It also warned that it would have limited resources to help those Ukrainians who remained in Russia in case of a major diplomatic rupture.
“We emphasise that ignoring their recommendations will significantly complicate ensuring proper protection of Ukrainian citizens in the Russian Federation,” the note read.
Ukrainians make up the largest diaspora community in Russia, where many have family members and travel to work. An estimated 3 million Ukrainian citizens live in Russia, according to a speech Putin made in 2019.
Andriy Zagorodnyuk, Ukraine’s former defence minister, said Putin would have to decide in the next few days whether to attack Ukraine. “There are two scenarios. One, they engage in some sort of action. The other is they go for a strategic pause. For now, it’s 50-50.”
He said the Russian troops massed in Belarus on Ukraine’s border were sleeping in tent encampments and were “literally tired”. The longer they stayed in a holding position the less effective they became, he said. “Either Moscow starts something or they are rotated out,” he added.
Zagorodnyuk said he was sceptical an attack would begin in the next few hours. He said the Russian tactical battalions were not yet in “battle formation”. But he said Moscow was capable of launching missile strikes on Kyiv at any moment, with the defence ministry and other government buildings prime targets, and special operations also possible.
“Potentially Russian Iskander rockets can hit the capital. But they are not very accurate. There is a danger of civilian casualties and it could be disastrous,” he warned.
Denis Pushilin, the leader of the Russian-controlled territory in Donetsk, said on Wednesday that he would not immediately order an attack on Ukrainian positions on the frontline but would not rule out a “military solution” to expanding his region’s borders, either.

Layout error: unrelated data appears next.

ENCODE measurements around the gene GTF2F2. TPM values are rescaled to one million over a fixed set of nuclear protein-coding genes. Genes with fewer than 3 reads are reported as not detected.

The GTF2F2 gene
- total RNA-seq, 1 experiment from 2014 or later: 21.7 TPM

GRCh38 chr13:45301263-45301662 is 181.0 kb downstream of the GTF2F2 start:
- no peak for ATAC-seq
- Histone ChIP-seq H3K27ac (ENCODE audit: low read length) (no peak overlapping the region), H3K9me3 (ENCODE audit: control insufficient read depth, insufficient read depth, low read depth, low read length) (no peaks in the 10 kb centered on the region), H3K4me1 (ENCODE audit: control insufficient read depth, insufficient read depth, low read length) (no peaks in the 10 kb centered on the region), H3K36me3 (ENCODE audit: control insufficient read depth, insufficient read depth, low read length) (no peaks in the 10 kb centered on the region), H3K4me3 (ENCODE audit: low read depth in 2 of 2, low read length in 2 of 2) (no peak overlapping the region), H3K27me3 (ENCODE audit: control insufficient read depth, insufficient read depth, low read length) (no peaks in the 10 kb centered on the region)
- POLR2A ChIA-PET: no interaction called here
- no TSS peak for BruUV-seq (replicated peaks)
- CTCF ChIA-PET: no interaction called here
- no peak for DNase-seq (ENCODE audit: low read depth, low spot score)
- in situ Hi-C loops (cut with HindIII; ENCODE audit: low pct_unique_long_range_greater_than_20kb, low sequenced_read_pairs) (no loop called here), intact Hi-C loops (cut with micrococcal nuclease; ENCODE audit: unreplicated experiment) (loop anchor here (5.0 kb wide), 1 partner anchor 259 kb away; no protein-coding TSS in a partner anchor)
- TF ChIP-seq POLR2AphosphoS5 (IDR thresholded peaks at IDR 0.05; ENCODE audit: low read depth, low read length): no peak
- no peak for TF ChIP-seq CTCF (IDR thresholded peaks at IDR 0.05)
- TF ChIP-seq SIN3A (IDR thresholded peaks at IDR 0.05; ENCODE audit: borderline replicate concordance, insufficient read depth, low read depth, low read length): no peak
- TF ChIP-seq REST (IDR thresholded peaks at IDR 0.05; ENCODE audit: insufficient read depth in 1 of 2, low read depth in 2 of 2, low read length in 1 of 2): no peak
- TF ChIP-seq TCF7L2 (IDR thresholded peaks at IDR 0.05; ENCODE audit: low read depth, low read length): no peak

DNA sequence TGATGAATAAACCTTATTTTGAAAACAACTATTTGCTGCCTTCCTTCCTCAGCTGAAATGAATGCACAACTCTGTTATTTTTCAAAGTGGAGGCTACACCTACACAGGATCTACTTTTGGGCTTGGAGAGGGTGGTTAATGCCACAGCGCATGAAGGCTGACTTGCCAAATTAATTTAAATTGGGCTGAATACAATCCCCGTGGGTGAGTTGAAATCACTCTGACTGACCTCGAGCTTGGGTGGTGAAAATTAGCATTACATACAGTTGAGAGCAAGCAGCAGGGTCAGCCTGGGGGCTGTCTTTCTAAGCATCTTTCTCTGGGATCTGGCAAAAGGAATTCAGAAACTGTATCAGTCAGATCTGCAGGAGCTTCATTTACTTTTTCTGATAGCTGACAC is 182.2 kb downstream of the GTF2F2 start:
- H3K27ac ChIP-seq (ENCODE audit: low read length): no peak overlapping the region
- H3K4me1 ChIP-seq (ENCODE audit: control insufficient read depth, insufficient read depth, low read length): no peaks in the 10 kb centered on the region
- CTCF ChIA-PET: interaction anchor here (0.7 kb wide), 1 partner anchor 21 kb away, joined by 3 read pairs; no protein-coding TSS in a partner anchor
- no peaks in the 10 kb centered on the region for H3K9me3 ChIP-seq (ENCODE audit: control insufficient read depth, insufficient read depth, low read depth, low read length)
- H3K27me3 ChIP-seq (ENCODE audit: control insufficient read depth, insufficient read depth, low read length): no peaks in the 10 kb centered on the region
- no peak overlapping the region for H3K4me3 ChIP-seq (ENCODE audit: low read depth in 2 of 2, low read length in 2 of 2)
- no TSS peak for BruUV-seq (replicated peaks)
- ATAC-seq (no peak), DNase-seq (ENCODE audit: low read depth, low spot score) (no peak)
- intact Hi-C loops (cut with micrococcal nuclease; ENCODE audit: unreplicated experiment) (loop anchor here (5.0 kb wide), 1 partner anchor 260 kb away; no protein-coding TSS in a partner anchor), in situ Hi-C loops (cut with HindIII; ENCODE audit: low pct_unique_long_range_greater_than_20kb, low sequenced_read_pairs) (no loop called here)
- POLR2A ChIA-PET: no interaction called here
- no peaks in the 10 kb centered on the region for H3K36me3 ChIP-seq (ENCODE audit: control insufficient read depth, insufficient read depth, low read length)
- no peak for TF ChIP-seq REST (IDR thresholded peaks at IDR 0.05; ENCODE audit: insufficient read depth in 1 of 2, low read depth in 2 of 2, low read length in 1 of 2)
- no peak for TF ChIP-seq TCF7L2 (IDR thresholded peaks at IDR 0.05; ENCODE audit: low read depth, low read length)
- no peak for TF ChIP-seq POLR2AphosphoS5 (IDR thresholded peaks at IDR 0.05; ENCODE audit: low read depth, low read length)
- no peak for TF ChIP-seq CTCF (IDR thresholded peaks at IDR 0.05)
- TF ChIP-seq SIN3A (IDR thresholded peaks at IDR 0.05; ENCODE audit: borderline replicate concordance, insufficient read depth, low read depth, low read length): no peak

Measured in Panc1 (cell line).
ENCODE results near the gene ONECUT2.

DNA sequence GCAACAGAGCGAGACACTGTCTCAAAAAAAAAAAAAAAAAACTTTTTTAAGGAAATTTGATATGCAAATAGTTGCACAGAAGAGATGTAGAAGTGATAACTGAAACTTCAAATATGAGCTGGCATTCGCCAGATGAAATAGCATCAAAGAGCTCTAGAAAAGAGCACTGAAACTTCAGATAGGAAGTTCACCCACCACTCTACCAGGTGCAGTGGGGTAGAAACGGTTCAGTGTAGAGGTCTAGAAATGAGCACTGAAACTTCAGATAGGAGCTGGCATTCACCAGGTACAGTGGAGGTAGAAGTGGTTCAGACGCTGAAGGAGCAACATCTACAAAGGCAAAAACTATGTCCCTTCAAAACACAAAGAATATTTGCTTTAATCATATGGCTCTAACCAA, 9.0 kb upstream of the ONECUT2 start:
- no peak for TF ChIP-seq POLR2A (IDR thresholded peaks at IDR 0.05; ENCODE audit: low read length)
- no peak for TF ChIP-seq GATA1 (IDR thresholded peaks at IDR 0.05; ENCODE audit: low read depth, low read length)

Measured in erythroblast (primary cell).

Appearing alongside the head of Russia’s ruling United Russia party, Pushilin said that Russia and its client state were not yet at the stage of a “military solution to [expanding] to the region’s borders”.
There are no indications that Ukraine has prepared any kind of offensive. But it could be a pretext for Russia to formally attack Ukrainian troops, whom Pushilin claimed could “go on the offensive at any moment.”
“We haven’t done anything about this yet,” said Pushilin, referring to the border issue. “We haven’t taken it in hand.”
On Wednesday, Putin delivered a video address in connection with the Defender of the Fatherland Day, a national holiday recognising members of the military and on which most Russian men receive presents.
In the speech, he praised the battle-readiness of Russia’s military, which has 190,000 soldiers on the borders with Ukraine according to western estimates.
“Our country is always open for direct and honest dialogue, for the search for diplomatic solutions to the most complex problems,” Putin said.
But he added: “The interests of Russia, the security of our citizens, are non-negotiable for us.”
The remarks do little to allay concerns that Russia is preparing itself for a strike against Ukraine. On Tuesday evening, Putin received formal authorisation from the Federation Council to deploy his military abroad and said that he would recognise the land claims of the separatist territories in south-east Ukraine, raising the chances of a war in the near future.
He has called for talks between Kyiv and the Russian-controlled territories, negotiations that Ukraine has always called unacceptable because it views them as Russian proxy states.
Russia has continued publishing dubious evidence of Ukrainian “provocations” in a stream of alleged incidents that suggest it is seeking a casus belli. On Wednesday, Russia’s FSB claimed it had detained six members of a terrorist cell planning to blow up an Orthodox church in Crimea. The evidence presented by the FSB included photographs of texts published by the Jehovah’s Witnesses, a pacifist sect considered extremist in Russia.